7 Ways To Hand Wash Your Dishes FAST

1. Switch to a soap with the right ingredients. Look for antibacterial soaps with lactic acid, which provides antibacterial benefits and gets the job done fast. Soaps with lauramine oxide, like Mrs. Meyer's and Method, have grease-cutting power, says Kerr. 2. Use a sanitizing rinse. Dipping dishes in a sanitizing rinse will mimic part of the process they go through in a dishwasher, and it'll provide peace of mind that your dishes are clean, even if you don't scrub them for hours. After washing, dip your plates in one gallon of water with one teaspoon to one tablespoon of bleach. Reynolds says you can also use this solution to clean your dish sponge and your sink in a jiffy. dip dishes in water 3. Be patient. Let dishes soak. It's tempting to start scrubbing caked-on food right away, but do yourself a favor and let pans soak in a sink of warm, sudsy water first. "Those couple minutes of soaking time are going to go a long way in making things a lot easier to clean," says Kerr. It'll loosen food particles and save your hands from sponge-induced fatigue. For pots with burn marks on the bottom, soak in salt and cold water overnight, then boil the water to remove grime. 4. And while you're waiting, go get a serious sponge. Kerr swears by the Dobie Pad sponge. "It's covered in a plastic netting that allows you to scrub like a Brillo but it doesn't cause any scratching," she says. Lysol's scrub sponges are also a strong, scrub-worthy alternative to the average dish sponge, for a comparable price. 5. Use cold water to un-stick dairy and starches. Rinsing ice cream or butter off a plate with hot water can cause it to gum up, Martha Stewart explains on her blog. Take her advice, and get these foods off with a cold rinse before continuing to wash the dish in warm water. 6. And make baking soda your grease-dissolving best friend. Coat a sticky, greasy pan with one tablespoon of baking soda, and cover the bottom with water. Heat it up a bit, then scrub the gunk off in mere seconds. 7. Don't stack dirty dishes in your sink. It's a small tweak, to be sure, but have your guests or roommates leave their dishes on the counter next to the sink, not inside it. Remember: You need to leave your sink open so that you can actually wash those dishes. Unstacking and re-stacking is going to make washing your dishes take longer, and ain't nobody got time for that.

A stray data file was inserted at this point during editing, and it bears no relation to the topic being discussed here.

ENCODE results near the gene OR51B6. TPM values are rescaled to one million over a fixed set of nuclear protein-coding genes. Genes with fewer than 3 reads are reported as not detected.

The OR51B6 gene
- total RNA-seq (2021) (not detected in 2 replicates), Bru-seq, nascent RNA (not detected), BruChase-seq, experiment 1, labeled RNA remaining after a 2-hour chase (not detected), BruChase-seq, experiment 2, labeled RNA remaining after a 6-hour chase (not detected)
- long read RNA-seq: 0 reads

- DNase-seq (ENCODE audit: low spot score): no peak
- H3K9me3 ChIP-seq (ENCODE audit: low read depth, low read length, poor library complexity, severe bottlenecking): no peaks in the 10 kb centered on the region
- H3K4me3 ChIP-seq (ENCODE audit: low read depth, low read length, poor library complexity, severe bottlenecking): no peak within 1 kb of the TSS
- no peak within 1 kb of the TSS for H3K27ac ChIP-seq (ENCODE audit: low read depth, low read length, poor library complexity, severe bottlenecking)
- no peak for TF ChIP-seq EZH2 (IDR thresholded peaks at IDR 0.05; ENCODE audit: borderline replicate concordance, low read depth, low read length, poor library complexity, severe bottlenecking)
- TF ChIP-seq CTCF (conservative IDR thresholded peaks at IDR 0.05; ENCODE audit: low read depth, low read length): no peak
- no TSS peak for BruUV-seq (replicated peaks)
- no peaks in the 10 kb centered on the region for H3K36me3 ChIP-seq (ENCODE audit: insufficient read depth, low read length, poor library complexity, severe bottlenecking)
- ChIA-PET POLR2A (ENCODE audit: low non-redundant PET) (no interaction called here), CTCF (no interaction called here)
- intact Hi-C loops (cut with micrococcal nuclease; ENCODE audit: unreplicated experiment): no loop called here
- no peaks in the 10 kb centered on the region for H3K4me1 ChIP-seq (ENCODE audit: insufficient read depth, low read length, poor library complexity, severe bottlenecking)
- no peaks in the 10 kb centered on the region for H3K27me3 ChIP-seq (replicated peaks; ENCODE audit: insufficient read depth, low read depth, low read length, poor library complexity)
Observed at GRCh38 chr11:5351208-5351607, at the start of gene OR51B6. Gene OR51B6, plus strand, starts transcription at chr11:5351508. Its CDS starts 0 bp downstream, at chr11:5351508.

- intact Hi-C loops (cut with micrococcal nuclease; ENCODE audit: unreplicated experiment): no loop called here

Sunday, July 5, 2015

20 Meditation Tips For Beginners